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thanks for the info about the T power  / 48phantom power standards. Also, to stay on subject, I agree that the mic one uses is the most important decision a sound person makes. I have tried them all as a boom op and as a mixer, and for my money the schoeps is my choice. So save your $, try them all, and buy the schoeps.

p.s. My name is old school and I'm a equipment junkie.

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I definitely agree about buying a Schoeps and forgetting about the " budget priced " mics. I'm just starting off in this field and after much debating about whether to get a Neumann hyper or the schoeps, I ultimately sprong for the schoeps 641.

Most guys up here doing indie films are using Oktava hypers as their indoor mic of choice.

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Jeff,

Settle this for me.

I live in Wilmington NC, humid and hot as hell in the summer.

A buddy of mine here uses schoeps exclusively and has the normal problems we have all talked about on RAMPS. I read that it has been determined that the problems were from dirty contacts in the collette system and not humidity. I have rolled capsules in my hand under a hairdryer to make them work again and can't believe it is dirty contacts.

LL

(for the record schoeps are great sounding mics, I prefer 50's. Maybe it's because I'm deaf in one ear and can't hear out the other? I don't know?)

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I have rarely had any problems that I could attribute to mositure or humidity but I have, of course, experienced most all of the various typical problems the Schoeps microphone is capable of producing. I also do not buy the theory that ALL problems are related to dirt and contamination. This does not confirm, however, that humidity is the problem, solved by as you said, heating the capsule with a hairdryer. I think like any other diagnosis, the syndrome may be BOTH: an interaction between humidity AND dirt/contamination. It would take a fairly elaborate experimental design to confirm or deny this theory but I can say from practice I have never had a clean, well maintained Schoeps perform badly in humid environments. I have found, however, that a mic that is exhibiting bad behavior in a humid environment, once cleaned, no longer exhibits the trouble. The other absolute NO NO which I think only Charlie Tomaras has pointed out, is to never remove a capsule when the mic is powered up --- always disconnect the microphone before changing capsules, assing a lowcut or collette cable.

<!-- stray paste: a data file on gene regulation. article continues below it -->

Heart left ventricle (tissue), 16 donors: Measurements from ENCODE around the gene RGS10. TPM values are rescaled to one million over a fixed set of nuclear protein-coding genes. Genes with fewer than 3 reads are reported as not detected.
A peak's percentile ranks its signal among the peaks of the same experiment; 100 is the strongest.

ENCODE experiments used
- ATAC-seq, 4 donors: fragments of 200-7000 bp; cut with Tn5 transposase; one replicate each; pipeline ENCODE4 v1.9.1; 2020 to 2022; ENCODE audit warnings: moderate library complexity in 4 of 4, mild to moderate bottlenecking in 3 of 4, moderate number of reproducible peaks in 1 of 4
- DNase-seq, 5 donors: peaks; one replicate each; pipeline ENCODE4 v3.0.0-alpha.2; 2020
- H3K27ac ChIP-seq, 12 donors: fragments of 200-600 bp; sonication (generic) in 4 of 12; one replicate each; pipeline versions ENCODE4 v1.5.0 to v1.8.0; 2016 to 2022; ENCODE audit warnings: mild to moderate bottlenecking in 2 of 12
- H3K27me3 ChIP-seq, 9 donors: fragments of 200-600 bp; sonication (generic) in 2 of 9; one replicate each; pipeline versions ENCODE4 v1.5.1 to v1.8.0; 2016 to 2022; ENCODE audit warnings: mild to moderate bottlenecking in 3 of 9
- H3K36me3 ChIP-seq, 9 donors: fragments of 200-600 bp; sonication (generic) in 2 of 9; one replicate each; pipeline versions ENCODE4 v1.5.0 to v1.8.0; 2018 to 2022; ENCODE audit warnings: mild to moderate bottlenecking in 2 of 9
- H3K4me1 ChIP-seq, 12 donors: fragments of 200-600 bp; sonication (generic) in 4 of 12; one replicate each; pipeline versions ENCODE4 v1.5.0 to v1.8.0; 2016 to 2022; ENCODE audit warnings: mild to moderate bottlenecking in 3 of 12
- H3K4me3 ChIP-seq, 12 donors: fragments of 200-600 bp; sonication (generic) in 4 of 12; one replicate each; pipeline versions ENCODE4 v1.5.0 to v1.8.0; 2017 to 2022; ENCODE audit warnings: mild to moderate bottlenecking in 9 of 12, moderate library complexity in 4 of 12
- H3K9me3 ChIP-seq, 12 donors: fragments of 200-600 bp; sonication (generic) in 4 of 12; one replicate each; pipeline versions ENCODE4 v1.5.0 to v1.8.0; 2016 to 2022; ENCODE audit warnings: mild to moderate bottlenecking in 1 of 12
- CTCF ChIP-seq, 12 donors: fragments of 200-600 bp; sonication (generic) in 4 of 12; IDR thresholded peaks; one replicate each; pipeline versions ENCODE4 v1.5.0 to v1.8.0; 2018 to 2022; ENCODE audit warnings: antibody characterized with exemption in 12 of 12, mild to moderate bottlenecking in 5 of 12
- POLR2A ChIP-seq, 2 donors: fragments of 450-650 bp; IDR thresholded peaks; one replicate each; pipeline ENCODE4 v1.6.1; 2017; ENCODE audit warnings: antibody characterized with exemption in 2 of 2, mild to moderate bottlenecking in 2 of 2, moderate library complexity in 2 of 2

Regards,  Jeff Wexler

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I have a CMC3/Mk41, an Octava MCo12 with hypercardioid capsule and a Neumann KM-150. I use them all (KM-150 less often). In a very unscientific blind test, my wife picked the Schoeps as the best sounding for her ear (she has better ears than me). I love the Schoeps, but the Oktava is a close second. The KM-150 has it's uses and on some types of voices works better. It really shines in very tight quarters: bathrooms, showers, very small reverberant kitchens. I just got my Schoeps back from the factory in Germany for repair (capsule problem) and it is like new. The folks at the factory even seem to have re-embossed the gold lettering on the logo. Excellent workmanship and not all that expensive ($400 CDN), about the same as a new OKtava and a couple of capsules from The Sound Room. I have only had humidity problems on the Schoeps once: in a heavy downpour. The Rycote and windcover were soaked right through. I put my 416 up and all was well. No surprise there.

Chris Newton.

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Guest repete86

How much are you selling them for?  I really need a good mic and can't keep relying on my friends to loan me theirs or the only rental place in my area with a shotgun mic that happens to be a cheap Azden.